Classical Shock Testing Control and Analysis Techniques

April 13, 2020

Now that we’ve discussed classical shock pulses and the machinery required to run a shock test, here are several additional techniques that may be useful during testing.

Using Filtering to Determine Velocity and Displacement

Oftentimes, a user will want to determine the velocity and displacement generated during a shock test. If acceleration is the base measurement, additional filters can integrate the acceleration signal into velocity and double integrate the signal into displacement. However, this filtering method can have negative effects on the velocity and displacement values.

When gathering this data, the user will likely need to change the filter settings to minimize the extremely low-frequency content included in the calculation. The low-frequency content will cause variation in the velocity and displacement calculations. When this occurs, the calculations will appear as “wander” in the vs. time graphs.

This low-frequency content is especially visible when multiple pulses are run. The control trace in the displacement versus time graph will have the same shape as the demand line and will begin at the same point but will look offset at some angle. The angle will change between pulses even though the overall shape will remain the same. This indicates that the high pass integration filter needs to be adjusted to remove more of the extreme low-frequency content.

Increasing the cutoff frequency of the integration filter will remove the low-frequency content. This will provide a more realistic representation of the actual velocity and displacement without the effects of the DC offset or other spectral “bleeding” issues. The ability to manipulate the integration filters (and differentiation if using velocity or displacement sensors) is important to consider when investigating different tools for shock analysis.

Shock Tests and High-Frequency Noise

Shock tests can generate a large amount of high-frequency noise, which can be detrimental to the proper analysis of the shock waveform. In many cases, the noise is inconsequential to the relative damage of the product as high-frequency content is often associated with low velocity and displacement.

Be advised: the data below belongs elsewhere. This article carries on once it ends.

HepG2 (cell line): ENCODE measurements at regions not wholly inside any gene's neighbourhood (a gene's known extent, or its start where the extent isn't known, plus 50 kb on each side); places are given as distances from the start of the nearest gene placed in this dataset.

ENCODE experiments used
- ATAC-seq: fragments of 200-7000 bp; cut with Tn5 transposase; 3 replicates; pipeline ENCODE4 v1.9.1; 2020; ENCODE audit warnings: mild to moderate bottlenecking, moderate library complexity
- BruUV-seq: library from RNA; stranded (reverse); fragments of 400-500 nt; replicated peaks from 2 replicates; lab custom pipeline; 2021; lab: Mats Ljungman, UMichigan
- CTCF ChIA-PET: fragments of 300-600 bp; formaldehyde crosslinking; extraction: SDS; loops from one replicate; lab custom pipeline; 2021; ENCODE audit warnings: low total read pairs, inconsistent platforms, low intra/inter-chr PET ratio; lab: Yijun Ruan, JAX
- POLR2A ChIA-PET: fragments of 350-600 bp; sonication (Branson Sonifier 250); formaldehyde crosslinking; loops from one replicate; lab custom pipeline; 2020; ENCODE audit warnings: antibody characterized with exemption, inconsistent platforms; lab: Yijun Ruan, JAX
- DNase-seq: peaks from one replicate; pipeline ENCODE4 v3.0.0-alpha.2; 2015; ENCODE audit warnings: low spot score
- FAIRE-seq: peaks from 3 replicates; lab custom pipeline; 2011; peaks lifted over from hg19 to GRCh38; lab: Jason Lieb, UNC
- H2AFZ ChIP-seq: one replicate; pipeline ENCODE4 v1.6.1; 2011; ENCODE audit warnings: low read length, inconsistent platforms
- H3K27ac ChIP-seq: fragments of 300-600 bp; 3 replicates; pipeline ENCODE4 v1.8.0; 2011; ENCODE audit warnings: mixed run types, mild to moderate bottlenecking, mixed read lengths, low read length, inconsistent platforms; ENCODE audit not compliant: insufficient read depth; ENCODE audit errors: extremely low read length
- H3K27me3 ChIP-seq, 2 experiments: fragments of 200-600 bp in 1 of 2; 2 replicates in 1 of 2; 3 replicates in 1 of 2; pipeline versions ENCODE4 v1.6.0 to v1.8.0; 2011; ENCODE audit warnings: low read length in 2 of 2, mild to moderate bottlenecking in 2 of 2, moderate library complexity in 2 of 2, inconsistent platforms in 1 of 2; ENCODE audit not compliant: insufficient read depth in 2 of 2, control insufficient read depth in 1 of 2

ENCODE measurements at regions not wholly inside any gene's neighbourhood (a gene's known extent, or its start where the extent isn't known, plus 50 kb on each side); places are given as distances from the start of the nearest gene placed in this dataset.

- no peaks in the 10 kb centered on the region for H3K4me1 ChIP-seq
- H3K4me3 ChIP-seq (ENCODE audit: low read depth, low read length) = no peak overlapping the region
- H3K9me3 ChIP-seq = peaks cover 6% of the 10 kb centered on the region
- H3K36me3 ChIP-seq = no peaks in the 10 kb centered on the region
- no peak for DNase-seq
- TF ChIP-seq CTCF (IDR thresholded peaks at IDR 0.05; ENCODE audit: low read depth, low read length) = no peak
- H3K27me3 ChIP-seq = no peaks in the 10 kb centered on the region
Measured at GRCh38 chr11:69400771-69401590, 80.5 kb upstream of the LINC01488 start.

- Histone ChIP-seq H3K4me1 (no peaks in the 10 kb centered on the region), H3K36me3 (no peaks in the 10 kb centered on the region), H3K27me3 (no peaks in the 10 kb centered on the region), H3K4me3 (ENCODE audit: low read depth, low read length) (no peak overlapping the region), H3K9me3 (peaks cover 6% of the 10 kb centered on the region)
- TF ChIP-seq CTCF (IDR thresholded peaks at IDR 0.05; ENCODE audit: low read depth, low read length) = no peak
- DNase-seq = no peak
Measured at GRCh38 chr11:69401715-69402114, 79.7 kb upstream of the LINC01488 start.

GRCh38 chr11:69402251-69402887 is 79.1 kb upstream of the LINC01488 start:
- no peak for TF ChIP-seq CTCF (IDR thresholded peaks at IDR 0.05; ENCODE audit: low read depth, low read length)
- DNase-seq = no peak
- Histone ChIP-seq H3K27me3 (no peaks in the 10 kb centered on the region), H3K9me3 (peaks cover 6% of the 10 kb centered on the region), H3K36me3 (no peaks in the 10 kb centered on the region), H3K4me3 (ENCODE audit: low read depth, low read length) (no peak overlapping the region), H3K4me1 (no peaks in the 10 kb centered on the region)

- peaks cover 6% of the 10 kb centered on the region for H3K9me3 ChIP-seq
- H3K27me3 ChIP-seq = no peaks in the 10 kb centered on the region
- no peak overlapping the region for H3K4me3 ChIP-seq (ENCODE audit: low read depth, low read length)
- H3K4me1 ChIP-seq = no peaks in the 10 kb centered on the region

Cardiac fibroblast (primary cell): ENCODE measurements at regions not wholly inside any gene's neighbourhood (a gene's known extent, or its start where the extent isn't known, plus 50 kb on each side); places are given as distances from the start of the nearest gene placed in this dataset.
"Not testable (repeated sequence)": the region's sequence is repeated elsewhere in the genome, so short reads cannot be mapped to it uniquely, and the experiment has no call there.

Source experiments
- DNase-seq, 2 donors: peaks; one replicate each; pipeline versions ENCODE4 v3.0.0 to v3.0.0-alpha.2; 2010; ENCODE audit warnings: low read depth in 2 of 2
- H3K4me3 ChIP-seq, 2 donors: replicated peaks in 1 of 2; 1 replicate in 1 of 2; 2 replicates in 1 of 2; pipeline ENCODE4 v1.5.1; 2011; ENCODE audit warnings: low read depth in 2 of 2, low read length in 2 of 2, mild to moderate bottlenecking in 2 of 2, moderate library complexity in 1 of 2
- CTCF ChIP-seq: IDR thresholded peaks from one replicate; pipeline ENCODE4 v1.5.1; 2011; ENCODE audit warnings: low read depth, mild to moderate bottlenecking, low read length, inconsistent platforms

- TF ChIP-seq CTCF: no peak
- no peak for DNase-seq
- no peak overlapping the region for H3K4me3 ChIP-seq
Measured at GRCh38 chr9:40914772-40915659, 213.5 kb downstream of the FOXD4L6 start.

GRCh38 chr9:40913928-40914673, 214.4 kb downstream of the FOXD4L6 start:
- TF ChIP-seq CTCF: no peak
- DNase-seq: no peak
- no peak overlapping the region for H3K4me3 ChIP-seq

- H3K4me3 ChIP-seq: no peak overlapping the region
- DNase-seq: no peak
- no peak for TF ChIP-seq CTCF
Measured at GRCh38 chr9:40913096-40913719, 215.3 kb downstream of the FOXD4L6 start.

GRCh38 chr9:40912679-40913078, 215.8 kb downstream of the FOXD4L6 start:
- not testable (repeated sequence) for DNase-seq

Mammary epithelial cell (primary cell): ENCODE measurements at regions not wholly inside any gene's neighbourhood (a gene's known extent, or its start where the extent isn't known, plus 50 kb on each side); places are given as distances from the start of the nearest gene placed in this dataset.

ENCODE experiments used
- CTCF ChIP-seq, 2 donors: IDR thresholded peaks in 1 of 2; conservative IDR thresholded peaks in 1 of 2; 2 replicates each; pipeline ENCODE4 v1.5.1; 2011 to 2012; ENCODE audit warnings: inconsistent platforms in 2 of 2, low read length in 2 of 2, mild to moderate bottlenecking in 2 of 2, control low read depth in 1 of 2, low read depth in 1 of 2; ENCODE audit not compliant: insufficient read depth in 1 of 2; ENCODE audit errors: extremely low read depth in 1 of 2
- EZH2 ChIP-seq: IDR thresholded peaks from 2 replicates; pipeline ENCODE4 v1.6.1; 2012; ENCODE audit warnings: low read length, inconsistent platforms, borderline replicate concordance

When the sampling rate used for control and analysis is too low, however, the high-frequency noise can show up as an “aliased” noise. When this occurs, a reflection of the high-frequency noise is visible at the lower frequency multiples. With the VR9500/VR01500 and VibrationVIEW, anti-alias filters are always applied to the signal in the form of a fixed analog anti-alias filter and a variable digital anti-alias filter proportional to the sample rate. If a very low sample rate is used, the anti-alias filter will adjust appropriately.

Conversely, high-frequency data may need to be removed when the sample rate is too high. The high-frequency data may cause noise, rattling, banging, or the relative damage caused by the high frequencies may be inconsequential. Removing this content can be accomplished through the FIR filter (applied after the abort limits are checked) or an IIR filter (applied before the abort limits are checked).

FIR and IIR filters are commonly used to clean up graphs and make them more visually appealing. They also help to meet the test tolerance requirements while sampling at a high enough sample rate to observe high-frequency content.

In VibrationVIEW, the user has the choice of an FIR filter or a series of different IIR filters. These filters have unique characteristics with different effects that can be used to remove frequency content that is outside of the frequencies of interest. Not all shock tests require additional filtering, but, depending on the product, having a system that can apply filtering to the live signal is important for easy analysis.

Conclusion

There are several potential issues—such as spectral bleeding and aliased noise—to keep in mind when running a shock test. It is important to consider these issues when selecting software and other tools for testing.

To access a free demo of Vibration Research’s shock module in VibrationVIEW, click here.